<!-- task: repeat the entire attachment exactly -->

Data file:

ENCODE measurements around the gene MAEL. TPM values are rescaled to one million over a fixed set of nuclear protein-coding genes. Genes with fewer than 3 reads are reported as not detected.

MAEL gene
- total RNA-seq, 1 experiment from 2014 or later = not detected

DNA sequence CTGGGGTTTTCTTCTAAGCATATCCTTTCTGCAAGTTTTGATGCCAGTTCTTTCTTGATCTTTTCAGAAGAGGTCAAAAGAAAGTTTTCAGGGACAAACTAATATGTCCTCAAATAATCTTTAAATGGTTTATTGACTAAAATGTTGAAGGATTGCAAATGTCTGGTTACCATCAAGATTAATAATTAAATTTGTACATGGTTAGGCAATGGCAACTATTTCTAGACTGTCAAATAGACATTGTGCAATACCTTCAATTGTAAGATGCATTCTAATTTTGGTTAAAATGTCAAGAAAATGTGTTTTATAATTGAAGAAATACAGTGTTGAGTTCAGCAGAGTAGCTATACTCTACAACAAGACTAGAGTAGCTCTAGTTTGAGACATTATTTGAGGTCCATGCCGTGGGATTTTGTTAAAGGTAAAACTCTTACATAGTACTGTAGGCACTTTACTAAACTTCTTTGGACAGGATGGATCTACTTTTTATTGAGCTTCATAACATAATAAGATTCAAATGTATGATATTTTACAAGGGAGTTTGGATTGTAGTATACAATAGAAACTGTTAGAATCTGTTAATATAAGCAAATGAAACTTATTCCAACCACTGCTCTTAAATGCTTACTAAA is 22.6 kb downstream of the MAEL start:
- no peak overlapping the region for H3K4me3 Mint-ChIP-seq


ENCODE measurements around the gene MAEL. TPM values are rescaled to one million over a fixed set of nuclear protein-coding genes. Genes with fewer than 3 reads are reported as not detected.

MAEL gene
- total RNA-seq, 1 experiment from 2014 or later = not detected

DNA sequence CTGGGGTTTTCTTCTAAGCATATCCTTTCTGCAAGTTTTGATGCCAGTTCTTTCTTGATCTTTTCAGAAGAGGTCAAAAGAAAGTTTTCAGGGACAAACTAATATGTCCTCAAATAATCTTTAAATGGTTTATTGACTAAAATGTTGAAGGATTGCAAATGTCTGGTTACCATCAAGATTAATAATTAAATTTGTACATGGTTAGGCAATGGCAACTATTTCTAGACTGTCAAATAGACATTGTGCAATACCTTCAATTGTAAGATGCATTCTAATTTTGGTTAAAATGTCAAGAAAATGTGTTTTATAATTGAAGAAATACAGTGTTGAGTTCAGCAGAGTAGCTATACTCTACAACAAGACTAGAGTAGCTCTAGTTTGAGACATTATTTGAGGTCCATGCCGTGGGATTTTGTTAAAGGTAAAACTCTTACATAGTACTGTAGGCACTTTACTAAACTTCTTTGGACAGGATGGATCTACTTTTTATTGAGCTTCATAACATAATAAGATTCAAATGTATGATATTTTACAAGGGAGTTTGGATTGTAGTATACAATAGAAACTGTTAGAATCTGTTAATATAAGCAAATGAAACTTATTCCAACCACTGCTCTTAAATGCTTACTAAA is 22.6 kb downstream of the MAEL start:
- no peak overlapping the region for H3K4me3 Mint-ChIP-seq